Breakfast @ 226 - Bird Seed Bran Muffins

I've always loved bran muffins.  I realize that's a strange claim.  Sort of like saying, I've always loved Shakespeare or folding laundry, both of which are true.  Most people eat wheat bran out of obligation to healthfulness, not out of genuine cravability.  When I'm at the airport 100 hours early for my flight  and they have those shrink-wrapped-baked-100-years-ago-muffins, next to the perfect looking bananas that I'm not sure are even on sale (seriously, I tried to order one once and it was like the first time they had ever heard this request), I always snag the bran variety.  Always, always, always.

There are so many typical breakfast muffin combinations that fly off those magazine or coffee store shelves.  Even at my local coffee shop, harried customers always leave with a napkin wrapped blueberry muffin stuffed in their suit pocket or the coffee cake with streusel topping gently held by their teeth while they juggle two ventis and the exit door..  But, no one ever gives the bran muffin the attention it deserves.  Although, even as a fan of bran (hehe), I can admit these prototypes are not the best representation of bran muffins.  They're often so dense, you need a liter of water just to wash it down and the sugar content is usually astronomical to accommodate for the fact that most Americans don't like healthy tasting food.

Even armed with the knowledge that a bran muffin could get better, I never ventured out to find wheat bran.  In fact, until yesterday, I had no idea what wheat bran even looked like.  Just FYI, it's white and light brown light-as-a-feather flakes.

At Trader Joe's, you can find some delicious bran muffins.  Though they are on the pricier side (as with all pre-prepared food), these prepackaged wonders only list a few ingredients, a good sign that a home cook can probably recreate them.  The other game changer came with this book.  My sister gifted it to me and I even got to pick up lunch (curry tuna salad with grapes on a housemade croissant) at the renowned bakery when I was visiting her in Boston.  It was every bit as adorable and delicious as the book leads you to believe.  And, I'm happy to report that these muffins (adapted from that book) that finally got me off my tush and to the health food store bulk bins are absolutely worth it.  I'll never go shrink-wrapped again.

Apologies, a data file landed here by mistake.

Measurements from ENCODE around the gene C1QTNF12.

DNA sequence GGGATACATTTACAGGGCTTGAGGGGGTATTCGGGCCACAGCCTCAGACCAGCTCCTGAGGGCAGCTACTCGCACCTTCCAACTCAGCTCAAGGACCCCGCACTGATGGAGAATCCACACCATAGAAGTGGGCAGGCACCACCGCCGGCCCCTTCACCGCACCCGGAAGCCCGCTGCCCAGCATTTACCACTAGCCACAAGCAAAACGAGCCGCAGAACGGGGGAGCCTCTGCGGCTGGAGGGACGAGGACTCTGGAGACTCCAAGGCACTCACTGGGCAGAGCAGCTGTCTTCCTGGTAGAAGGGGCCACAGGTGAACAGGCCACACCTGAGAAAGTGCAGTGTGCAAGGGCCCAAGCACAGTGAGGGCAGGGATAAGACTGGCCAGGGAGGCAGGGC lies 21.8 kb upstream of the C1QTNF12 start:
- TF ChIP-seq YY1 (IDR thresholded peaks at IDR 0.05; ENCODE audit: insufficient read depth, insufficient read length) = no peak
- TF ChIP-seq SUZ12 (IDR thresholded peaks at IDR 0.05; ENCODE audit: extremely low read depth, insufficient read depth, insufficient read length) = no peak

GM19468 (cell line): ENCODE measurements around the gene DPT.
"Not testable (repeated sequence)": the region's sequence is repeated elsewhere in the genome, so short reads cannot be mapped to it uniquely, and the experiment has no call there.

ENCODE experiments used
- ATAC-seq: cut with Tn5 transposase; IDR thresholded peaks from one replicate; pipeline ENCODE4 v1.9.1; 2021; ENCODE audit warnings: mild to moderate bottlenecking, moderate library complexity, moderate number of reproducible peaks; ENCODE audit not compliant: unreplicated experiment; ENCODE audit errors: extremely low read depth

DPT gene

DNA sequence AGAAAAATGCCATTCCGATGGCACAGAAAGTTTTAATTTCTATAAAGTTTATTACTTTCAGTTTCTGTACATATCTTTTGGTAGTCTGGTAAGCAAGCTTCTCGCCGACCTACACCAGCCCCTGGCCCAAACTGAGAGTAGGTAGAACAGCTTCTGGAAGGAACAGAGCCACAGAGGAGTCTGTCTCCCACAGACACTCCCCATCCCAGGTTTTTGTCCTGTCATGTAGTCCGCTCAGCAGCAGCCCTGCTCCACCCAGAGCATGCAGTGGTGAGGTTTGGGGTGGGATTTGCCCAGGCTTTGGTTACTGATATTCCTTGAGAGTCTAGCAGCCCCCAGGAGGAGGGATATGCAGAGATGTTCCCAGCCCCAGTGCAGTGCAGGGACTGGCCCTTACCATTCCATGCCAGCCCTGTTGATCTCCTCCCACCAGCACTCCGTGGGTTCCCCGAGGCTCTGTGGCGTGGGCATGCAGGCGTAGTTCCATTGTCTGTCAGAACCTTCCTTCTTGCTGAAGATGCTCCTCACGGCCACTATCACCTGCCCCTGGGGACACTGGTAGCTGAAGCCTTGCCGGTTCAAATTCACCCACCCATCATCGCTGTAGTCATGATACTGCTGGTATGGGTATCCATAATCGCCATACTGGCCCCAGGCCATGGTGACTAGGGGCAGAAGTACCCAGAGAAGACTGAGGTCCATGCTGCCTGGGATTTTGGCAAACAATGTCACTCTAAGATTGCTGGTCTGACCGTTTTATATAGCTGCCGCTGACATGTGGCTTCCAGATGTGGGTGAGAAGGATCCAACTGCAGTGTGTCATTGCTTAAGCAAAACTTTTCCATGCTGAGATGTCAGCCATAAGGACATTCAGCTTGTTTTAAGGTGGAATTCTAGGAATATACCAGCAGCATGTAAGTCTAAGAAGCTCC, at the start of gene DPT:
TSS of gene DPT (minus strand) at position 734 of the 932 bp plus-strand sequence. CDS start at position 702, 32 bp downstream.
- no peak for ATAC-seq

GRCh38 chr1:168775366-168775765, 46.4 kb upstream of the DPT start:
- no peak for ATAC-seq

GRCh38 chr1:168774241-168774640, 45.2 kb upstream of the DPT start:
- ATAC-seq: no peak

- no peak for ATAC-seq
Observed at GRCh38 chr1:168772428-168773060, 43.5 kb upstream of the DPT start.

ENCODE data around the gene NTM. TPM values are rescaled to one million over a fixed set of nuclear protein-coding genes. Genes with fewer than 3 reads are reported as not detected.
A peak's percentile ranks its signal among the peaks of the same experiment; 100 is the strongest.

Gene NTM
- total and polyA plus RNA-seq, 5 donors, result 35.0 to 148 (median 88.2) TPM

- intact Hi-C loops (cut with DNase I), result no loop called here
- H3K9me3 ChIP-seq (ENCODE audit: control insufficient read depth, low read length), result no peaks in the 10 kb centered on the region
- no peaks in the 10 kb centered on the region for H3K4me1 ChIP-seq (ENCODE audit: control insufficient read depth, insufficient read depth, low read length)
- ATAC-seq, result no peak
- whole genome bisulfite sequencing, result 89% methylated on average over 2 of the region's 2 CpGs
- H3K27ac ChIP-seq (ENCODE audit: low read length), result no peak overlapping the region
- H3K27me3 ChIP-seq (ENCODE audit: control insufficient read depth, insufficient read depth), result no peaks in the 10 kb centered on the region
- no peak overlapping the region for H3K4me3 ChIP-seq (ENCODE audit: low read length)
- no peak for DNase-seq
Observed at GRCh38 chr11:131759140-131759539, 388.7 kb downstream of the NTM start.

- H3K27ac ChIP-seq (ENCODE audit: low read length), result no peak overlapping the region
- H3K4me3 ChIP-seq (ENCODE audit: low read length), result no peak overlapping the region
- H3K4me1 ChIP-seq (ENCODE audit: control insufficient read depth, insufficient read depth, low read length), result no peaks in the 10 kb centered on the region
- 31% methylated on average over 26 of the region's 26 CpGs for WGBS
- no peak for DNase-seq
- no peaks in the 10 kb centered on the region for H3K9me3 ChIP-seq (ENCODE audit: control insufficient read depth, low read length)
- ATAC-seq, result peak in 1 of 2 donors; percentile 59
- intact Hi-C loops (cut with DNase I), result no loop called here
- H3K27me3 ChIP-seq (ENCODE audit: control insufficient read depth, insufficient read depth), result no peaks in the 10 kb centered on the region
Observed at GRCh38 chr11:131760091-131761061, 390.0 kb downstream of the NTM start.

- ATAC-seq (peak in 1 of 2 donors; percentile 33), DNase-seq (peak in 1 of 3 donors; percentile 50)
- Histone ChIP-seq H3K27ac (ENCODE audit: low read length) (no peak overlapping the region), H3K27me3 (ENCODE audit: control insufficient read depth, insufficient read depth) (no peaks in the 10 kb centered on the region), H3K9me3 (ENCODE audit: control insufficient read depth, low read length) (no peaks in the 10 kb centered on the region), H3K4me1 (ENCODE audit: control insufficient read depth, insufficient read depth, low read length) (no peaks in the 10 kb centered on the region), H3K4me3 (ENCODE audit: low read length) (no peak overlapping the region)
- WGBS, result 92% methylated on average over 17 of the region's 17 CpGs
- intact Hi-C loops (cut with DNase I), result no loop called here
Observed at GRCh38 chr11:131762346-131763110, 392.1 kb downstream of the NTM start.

Bird Seed Bran Muffins - adapted from this book.  For convenience, I let these cool and then wrapped them individually in plastic wrap and put them in a freezer bag in the freezer.  If you're not going to eat them on the day they're baked, I recommend you do the same.  That way, when your inevitable bran muffin craving strikes, you just pluck one of these out of the freezer, jam it into your bag and eat it on the go an hour or so later.  I do not recommend thawing/warming them in the oven straight from the freezer.  It dries out the outside, while leaving the inside cold.  They're great cut in half, smeared with almond butter or salted butter, or both. Make 16 muffins.

2 1/2 cups wheat bran
1 1/4 cups milk (I used almond milk)
1 3/4 cup Greek yogurt (not low or non fat)
2 eggs
1 cup golden raisins
2 1/2 cups whole wheat pastry flour (I used part pastry flour and part spelt flour)
2 teaspoons baking powder
1 teaspoon baking soda
1 teaspoon kosher salt
1/2 cup packed brown sugar
2 tablespoons unsulfered molasses (dark or light both work)
a spoonful of millet
a spoonful of flaxseeds
a spoonful of sunflower seeds

Heat the oven to 350 degrees and line 16 spots in two muffin tins with paper liners.

In a medium bowl, stir together the first four ingredients and set aside to let the wheat bran absorb the moisture for about 30 minutes.

Using a small bowl, cover the raisins in nearly boiling water to plump them up.*

Meanwhile, in a large bowl, whisk together the flour, baking powder, baking soda, and salt.

After 30 minutes, add the brown sugar and molasses to the bran mixture.  Stir to incorporate.  Drain the raisins and add them to the mixture as well.

Scrape the bran mixture into the dry ingredients and gently fold them together.  The batter is thick, but gloopy.

Spoon the batter into the prepared muffin tins, filling them nearly to the top.  In a small bowl mix up the millet, flaxseeds and sunflower seeds.  Sprinkle over the top of the unbaked muffins and gently press the "bird seed" into the batter with the back of a spoon.

Bake in the preheated oven for 35 minutes, switching rack position halfway through.  Let cool in the pan, on a wire rack for 20 minutes.  Then, eat them, yo!

*This step gives the raisins an almost berry like texture.  If you prefer your raisins dense and chewy (like Beckett does), skip this step.

Want more breakfast ideas?  Check here.

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